The Creative Class

Future’s Ramblings – Issue 2 – July 23, 2004

Back in March Gary Hamel gave a one hour talk at the CoreNet Global Summit in Chicago (Hamel is a respected Professor of management, and founder of Strategos consulting) His talk was about the importance of creative work and creative workers. Hamel is on a mission to educate business leaders about why innovation is so important, what it is, and why it is so difficult. Hamel is not the only one talking about the importance of innovation in the future. Nancy K Napier (Professor of International business and Executive director of the Global Business Consortium at BoiseStateUniversity) says the most important challenge facing corporations is finding ways to tap into and nurture creativity – by individuals and groups – as a competitive resource. Lynne Waldera (president and chief executive officer of InMomentium Inc) says that the only source of sustainable competitive differentiation is innovation.

It is interesting to find so many business leaders talking about creativity and innovation. Even though these comments are in the context of big- picture business strategies rather than the work environment (and we know that it is corporate culture and day to day management practice that determines the degree of innovation and openness to change in any organization) there is no doubt, that fostering innovation in the workplace is a trend being talked about.

If we buy the argument that the most important value add in the future will come from the creative class – those whose skill set is more intuitive, who develop new ways of thinking about problems and applying knowledge, and often borrow ideas from one discipline area to apply to another. How do we provide environments that nurture and promote innovation? This kind of work requires a different kind of workplace, a different kind of success measure, and a different kind of management.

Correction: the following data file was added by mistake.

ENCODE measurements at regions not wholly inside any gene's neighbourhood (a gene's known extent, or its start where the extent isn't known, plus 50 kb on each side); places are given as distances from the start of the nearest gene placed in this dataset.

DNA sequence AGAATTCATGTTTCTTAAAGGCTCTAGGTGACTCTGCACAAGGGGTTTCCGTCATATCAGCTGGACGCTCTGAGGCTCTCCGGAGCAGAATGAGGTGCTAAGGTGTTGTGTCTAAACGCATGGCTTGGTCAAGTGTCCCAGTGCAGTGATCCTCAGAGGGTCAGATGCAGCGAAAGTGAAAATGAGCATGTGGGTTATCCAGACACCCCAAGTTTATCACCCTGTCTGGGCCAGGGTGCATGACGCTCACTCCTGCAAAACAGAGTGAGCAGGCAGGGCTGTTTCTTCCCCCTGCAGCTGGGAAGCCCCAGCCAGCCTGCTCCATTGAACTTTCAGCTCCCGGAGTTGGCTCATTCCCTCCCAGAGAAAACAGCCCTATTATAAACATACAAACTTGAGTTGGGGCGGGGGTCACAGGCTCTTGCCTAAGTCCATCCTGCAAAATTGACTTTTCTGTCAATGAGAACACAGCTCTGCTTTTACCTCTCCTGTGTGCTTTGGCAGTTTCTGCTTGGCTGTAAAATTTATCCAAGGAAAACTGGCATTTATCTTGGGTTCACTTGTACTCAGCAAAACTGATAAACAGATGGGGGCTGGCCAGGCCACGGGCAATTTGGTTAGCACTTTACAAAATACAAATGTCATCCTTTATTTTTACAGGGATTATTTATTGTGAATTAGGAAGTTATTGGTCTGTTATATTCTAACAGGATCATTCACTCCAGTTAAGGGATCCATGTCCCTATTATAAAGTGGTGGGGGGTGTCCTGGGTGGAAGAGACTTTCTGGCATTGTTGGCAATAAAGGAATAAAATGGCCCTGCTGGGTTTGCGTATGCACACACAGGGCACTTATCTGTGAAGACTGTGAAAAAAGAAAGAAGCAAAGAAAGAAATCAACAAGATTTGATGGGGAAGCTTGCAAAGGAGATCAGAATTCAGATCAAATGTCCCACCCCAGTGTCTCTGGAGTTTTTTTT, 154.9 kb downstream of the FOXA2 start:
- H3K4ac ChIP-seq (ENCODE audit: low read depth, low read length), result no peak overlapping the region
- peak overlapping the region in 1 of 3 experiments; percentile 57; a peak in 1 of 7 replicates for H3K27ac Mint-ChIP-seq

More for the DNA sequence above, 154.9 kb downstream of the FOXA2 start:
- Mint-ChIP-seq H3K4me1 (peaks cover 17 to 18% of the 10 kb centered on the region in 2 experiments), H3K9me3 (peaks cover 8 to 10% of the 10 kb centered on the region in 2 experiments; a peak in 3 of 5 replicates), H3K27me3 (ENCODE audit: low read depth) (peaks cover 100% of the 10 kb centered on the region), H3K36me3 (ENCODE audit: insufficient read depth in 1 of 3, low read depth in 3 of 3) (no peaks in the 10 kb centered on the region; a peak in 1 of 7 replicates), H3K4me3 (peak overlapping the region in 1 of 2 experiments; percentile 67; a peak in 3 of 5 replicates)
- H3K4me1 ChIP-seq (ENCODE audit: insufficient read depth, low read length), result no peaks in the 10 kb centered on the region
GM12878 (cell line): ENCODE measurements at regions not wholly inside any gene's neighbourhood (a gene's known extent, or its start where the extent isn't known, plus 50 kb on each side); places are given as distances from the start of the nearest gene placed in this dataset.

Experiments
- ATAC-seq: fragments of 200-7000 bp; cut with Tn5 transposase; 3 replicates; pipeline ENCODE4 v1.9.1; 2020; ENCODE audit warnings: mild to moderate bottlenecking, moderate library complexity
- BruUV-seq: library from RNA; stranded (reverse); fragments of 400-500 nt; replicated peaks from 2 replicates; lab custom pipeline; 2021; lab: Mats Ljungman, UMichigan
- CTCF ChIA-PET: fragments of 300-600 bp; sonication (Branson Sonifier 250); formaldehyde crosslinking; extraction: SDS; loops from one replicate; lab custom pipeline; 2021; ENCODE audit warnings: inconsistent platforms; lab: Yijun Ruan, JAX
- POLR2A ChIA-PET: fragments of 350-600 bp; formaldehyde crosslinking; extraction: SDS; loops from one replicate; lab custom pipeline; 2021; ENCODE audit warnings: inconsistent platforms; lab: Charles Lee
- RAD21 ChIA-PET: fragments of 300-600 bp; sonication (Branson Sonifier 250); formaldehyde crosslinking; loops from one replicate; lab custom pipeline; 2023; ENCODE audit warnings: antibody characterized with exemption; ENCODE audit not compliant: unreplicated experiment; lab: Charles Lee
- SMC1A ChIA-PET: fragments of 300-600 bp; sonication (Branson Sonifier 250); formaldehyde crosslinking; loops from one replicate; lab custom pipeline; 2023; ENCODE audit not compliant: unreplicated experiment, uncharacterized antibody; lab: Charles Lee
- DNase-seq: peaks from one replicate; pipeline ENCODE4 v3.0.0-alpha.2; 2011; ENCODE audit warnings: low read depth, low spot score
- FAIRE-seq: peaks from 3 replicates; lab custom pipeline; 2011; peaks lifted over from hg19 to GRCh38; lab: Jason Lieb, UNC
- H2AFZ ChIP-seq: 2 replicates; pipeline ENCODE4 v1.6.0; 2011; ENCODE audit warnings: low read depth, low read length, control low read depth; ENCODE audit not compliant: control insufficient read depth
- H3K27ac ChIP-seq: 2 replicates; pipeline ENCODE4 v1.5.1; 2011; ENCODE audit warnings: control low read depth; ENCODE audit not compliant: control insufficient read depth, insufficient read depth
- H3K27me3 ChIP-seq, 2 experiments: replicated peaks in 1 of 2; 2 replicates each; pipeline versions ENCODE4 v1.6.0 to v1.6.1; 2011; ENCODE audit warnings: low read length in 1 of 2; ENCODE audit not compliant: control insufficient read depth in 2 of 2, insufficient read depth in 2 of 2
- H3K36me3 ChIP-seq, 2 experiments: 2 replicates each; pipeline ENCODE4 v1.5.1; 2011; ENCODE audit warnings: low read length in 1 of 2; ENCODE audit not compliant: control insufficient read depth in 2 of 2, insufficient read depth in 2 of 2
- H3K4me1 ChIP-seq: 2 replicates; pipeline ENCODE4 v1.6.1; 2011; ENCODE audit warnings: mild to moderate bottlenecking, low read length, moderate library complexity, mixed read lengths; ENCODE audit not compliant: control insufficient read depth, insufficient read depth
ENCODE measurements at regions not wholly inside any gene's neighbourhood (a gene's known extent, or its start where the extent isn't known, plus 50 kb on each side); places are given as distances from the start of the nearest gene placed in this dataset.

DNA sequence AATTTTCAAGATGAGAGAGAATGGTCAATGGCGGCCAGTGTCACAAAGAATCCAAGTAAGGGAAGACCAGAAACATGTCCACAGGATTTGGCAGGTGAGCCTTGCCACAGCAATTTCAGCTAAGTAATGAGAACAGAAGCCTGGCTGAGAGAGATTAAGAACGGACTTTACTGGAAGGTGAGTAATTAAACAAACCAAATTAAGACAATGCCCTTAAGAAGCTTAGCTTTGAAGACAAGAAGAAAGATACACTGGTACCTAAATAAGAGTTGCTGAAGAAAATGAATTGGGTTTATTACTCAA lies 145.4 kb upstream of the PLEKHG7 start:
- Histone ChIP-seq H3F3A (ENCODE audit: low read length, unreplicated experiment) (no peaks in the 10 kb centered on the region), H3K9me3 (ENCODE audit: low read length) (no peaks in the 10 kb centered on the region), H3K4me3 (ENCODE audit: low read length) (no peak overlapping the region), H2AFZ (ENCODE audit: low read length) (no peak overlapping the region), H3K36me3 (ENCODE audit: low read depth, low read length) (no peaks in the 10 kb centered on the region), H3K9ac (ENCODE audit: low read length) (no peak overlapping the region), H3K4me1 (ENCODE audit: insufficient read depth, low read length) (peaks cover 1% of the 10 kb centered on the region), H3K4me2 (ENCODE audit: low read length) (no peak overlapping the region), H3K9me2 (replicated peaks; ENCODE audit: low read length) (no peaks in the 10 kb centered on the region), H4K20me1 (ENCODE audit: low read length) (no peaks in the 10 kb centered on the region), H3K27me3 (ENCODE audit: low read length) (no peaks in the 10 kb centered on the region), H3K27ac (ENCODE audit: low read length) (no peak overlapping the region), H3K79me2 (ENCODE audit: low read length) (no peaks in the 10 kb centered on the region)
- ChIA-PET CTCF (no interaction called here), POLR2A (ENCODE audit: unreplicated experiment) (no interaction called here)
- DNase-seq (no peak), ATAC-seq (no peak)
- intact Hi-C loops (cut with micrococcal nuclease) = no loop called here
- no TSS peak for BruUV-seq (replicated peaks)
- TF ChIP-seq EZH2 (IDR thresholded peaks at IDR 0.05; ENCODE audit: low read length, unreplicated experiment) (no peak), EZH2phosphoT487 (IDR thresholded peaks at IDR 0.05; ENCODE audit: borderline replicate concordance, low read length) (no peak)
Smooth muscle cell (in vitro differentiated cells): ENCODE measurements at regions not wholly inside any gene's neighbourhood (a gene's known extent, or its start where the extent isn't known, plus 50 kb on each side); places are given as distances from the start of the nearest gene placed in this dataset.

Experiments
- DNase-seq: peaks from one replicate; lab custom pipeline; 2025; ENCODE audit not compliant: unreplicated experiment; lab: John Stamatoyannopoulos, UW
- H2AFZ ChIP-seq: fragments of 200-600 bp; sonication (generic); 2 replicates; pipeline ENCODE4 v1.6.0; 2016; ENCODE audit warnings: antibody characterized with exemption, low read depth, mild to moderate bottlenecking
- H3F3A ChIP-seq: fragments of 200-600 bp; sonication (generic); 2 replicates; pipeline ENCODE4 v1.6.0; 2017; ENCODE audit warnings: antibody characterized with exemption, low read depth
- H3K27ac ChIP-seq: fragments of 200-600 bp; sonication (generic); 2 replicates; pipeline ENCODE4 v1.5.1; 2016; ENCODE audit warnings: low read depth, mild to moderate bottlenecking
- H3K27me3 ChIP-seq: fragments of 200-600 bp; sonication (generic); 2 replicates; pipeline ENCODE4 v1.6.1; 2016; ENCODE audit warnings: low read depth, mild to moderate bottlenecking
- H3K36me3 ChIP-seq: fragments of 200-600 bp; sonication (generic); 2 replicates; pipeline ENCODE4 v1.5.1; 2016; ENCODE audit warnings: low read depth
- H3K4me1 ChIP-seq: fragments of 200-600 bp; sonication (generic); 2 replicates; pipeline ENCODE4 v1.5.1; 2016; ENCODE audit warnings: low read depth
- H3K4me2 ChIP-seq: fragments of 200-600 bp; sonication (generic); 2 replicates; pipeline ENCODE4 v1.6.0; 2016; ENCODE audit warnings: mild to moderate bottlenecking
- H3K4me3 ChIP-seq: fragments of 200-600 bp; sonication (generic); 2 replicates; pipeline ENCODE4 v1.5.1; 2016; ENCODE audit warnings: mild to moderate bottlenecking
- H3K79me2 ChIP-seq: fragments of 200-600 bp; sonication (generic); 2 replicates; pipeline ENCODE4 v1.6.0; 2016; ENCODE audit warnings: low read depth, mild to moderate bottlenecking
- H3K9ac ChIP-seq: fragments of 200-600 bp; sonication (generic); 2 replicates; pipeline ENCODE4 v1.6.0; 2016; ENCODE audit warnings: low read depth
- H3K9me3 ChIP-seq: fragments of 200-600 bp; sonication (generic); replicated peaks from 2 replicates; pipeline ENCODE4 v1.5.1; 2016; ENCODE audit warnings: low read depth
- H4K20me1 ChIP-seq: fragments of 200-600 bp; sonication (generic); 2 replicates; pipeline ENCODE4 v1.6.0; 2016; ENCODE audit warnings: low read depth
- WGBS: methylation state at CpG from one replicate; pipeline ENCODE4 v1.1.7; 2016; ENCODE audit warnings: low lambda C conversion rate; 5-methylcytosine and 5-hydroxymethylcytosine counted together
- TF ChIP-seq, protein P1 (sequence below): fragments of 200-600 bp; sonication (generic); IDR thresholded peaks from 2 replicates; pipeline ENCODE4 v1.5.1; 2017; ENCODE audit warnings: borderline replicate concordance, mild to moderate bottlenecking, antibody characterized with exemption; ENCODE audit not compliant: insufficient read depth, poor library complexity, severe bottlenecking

Creative work is much more collaborative, something we have known and have provided for in the workplaces we design for some time. It is also not manageable or controllable the way an assembly line is, you don’t order creative people to develop three great ideas by noon. You don’t tell this type of worker when and where to do their work. This is why so many successful companies of the last decade have set up games rooms, provided workout facilities, and kept the lights on for 24 hours a day. Because creativity cannot be scheduled, managed, or planned. It happens when it happens. The type of work environment that responds to this is one that provides choices in where and how one works. The environment sends a message of personal control and power to its users, and is a step toward “high performance”.

Creative workers are also mobile. Surveys and studies have shown that in any given day 20 to 40% of the worker population doesn’t go to their corporate designated workplace to work. The average office utilization in large organizations today is hardly ever as high as 50%, most people don’t come into their assigned space in the morning and sit in that one place all day. So where is everybody? They’re in someone else’s office, in a conference room, in the cafeteria, at the coffee machine, or standing in the hall.

It is no wonder that the typical office building is empty so much of the time,

Since creative workers don’t work in the office, and can’t be managed, should tear down the office buildings and make parks? Most of us prefer to have a roof over our heads and a pleasant, well – designed space to work in. What it means is we should re-examine the way we use workplaces, and what kinds of spaces we really need. We need to ask the most basic question of all: What is an office for? Why go to the office? Usually the answer to that for the “creative class” is to meet people. If that is what “the office” means to creative thinkers, then we might design it as a meeting place, or a collection of meeting places – of all sizes and styles – to accommodate a much wider variety of types of meetings? Maybe it is more like a town hall or conference centre.  Or perhaps it is more like an artist studio on the individual level and an artist collective or community at the organizational level?

The era we are now entering is one in which individual and collective creativity, more than routine effort, is the driver of economic success. While recognizing that some repetitive, routine effort remains necessary to ensure economic efficiency and a foundation of social stability (that’s why we keep the office buildings) it is now imperative that we take a fresh look at the core assumptions on which our workplaces are based. We must directly challenge those assumptions and the organizational practices that derive from them if we are to create vital organizations and healthy social environments that nurture the human spirit and contribute to the quality of life.

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